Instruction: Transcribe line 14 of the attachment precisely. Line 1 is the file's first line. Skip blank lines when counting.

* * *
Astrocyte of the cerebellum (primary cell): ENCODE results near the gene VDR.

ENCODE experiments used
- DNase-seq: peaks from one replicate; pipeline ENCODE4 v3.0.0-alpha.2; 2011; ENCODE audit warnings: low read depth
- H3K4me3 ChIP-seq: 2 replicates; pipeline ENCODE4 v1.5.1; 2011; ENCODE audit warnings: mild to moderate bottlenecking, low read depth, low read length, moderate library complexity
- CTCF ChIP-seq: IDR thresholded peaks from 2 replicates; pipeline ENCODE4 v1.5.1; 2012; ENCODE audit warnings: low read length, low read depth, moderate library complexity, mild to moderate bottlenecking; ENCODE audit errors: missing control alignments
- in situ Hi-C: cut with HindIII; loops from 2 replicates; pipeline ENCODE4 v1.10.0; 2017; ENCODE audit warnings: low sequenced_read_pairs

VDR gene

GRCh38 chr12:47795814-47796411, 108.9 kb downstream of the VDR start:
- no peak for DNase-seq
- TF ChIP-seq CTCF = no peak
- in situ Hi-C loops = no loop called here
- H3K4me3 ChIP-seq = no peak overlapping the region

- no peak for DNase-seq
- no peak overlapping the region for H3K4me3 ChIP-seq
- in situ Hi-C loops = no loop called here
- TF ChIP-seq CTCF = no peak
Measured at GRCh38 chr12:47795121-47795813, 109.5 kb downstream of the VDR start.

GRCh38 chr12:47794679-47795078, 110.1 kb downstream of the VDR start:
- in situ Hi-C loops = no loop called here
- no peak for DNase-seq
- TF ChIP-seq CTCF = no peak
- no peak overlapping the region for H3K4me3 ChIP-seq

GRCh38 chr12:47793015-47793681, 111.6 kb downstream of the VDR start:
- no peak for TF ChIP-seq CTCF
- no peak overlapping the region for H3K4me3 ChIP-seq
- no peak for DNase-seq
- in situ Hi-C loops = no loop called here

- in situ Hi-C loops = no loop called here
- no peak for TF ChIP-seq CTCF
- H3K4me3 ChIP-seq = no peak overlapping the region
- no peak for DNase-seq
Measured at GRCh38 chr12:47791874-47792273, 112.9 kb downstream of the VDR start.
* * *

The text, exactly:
- no peak overlapping the region for H3K4me3 ChIP-seq